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What is conveyancing? A guide to conveyancing

When buying or selling a home you will need a solicitor or conveyancer to help with the legal aspects behind completing a deal.

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What is conveyancing?

Specifically, conveyancing is the legal transfer of ownership of a property from the seller to the buyer. However, there are several steps to this process, which is why home buyers and sellers pay for a solicitor or conveyancer (a specialist in conveyancing) to handle it.

A solicitor or conveyancer will handle all other legal aspects of the process, which includes requesting and handling contracts and giving legal advice.

They will also carry out local council searches and deal with the Land Registry to check if there are any legal implications or issues with the land you are buying. They will also transfer the funds from your bank to the seller’s to pay for your property.

The main difference between a solicitor and a conveyancer is that a solicitor can offer a full range of legal services that may not always be necessary for buying a home. Therefore, a solicitor is likely to be more expensive, although they could be useful if you need legal advice on more complex home buying issues.

On the other hand, conveyancers are specialists, rather than fully qualified lawyers, so they are unlikely to be of much help if there are any complex legal matters to deal with.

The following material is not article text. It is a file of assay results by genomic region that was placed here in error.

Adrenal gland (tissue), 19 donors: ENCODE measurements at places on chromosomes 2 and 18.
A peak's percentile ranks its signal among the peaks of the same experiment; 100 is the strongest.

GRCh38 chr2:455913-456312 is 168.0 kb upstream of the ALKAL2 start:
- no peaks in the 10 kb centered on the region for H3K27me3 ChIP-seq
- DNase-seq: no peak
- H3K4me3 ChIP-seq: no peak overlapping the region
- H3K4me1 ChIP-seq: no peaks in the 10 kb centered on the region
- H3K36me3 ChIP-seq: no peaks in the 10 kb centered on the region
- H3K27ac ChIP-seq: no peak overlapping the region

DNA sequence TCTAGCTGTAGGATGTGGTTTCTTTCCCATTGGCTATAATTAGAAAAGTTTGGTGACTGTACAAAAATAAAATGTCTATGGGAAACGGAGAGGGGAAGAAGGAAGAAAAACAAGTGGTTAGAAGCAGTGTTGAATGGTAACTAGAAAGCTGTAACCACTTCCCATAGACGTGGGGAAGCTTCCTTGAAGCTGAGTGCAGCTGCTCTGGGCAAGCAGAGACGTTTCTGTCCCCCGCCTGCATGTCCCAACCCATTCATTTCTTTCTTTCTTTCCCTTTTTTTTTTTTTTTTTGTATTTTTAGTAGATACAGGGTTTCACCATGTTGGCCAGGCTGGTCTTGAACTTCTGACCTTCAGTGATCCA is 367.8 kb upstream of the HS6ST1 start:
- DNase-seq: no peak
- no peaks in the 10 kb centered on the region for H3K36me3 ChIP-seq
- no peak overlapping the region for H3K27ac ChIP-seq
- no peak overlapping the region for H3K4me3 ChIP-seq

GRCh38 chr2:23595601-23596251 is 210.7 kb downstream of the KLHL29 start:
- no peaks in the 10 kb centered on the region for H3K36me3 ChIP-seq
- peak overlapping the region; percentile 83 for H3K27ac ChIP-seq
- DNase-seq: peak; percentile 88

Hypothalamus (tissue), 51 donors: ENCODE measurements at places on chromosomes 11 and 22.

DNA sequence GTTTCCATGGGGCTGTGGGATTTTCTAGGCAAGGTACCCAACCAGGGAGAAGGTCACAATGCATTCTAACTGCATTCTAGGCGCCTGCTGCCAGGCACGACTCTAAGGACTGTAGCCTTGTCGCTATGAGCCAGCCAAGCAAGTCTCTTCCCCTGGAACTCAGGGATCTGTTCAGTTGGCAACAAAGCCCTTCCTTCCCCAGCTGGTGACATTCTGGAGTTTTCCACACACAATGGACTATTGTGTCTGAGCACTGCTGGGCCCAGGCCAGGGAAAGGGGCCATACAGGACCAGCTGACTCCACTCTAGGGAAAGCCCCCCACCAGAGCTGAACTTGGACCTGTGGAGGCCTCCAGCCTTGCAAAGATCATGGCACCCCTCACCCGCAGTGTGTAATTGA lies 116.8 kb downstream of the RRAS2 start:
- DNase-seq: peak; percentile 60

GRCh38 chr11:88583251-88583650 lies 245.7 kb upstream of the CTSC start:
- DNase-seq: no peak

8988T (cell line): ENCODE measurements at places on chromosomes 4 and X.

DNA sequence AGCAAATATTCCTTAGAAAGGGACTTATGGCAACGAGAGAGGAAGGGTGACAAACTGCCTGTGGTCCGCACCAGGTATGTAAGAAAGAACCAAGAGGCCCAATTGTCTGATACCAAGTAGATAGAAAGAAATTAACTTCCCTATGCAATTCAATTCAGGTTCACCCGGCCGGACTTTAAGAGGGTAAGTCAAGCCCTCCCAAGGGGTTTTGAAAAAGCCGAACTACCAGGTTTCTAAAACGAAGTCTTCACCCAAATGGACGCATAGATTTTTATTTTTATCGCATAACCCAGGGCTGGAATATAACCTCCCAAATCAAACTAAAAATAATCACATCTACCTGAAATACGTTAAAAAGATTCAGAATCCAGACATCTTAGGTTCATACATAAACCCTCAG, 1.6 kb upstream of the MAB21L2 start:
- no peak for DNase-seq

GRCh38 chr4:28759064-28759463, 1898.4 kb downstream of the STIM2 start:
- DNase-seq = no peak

You could potentially do the conveyancing yourself, although it is very difficult and time consuming, and you may only be allowed to do so if you are not taking out a mortgage.

When do I need to find a conveyancer?

One of the first steps of the home buying process is to find a conveyancer. Once your offer to buy a home has been accepted you will then need to provide contact details for your conveyancer, who you have instructed to carry out the conveyancing.

If you are selling, you will need to do the same, as the home buyer’s conveyancer’s first task will be to write to the seller’s conveyancer. They will request from the seller’s conveyancer the draft contract and any other necessary forms and information, such as the property’s title.

The conveyancer is required from the moment you make an offer to the moment you get the keys, so it is important to do your research before making an offer so that you find the right person for you.

Where do you find a conveyancing solicitor?

To help with your search, ask friends or family if they can recommend a conveyancing solicitor or conveyancer. There’s a good chance that someone you know will have had a positive experience with their conveyancer.

You can also ask your mortgage provider, but be sure to still do your research elsewhere as there’s a strong possibility that your lender’s conveyancer is on commission and will cost you more. If you used a mortgage broker or independent financial adviser to help you find your lender, then ask them if they can also help you find a suitable conveyancer.

You could also check with an estate agent, but similarly to the mortgage providers, you may find that they are partnered with a conveyancer on a commission basis, which could end up costing you more.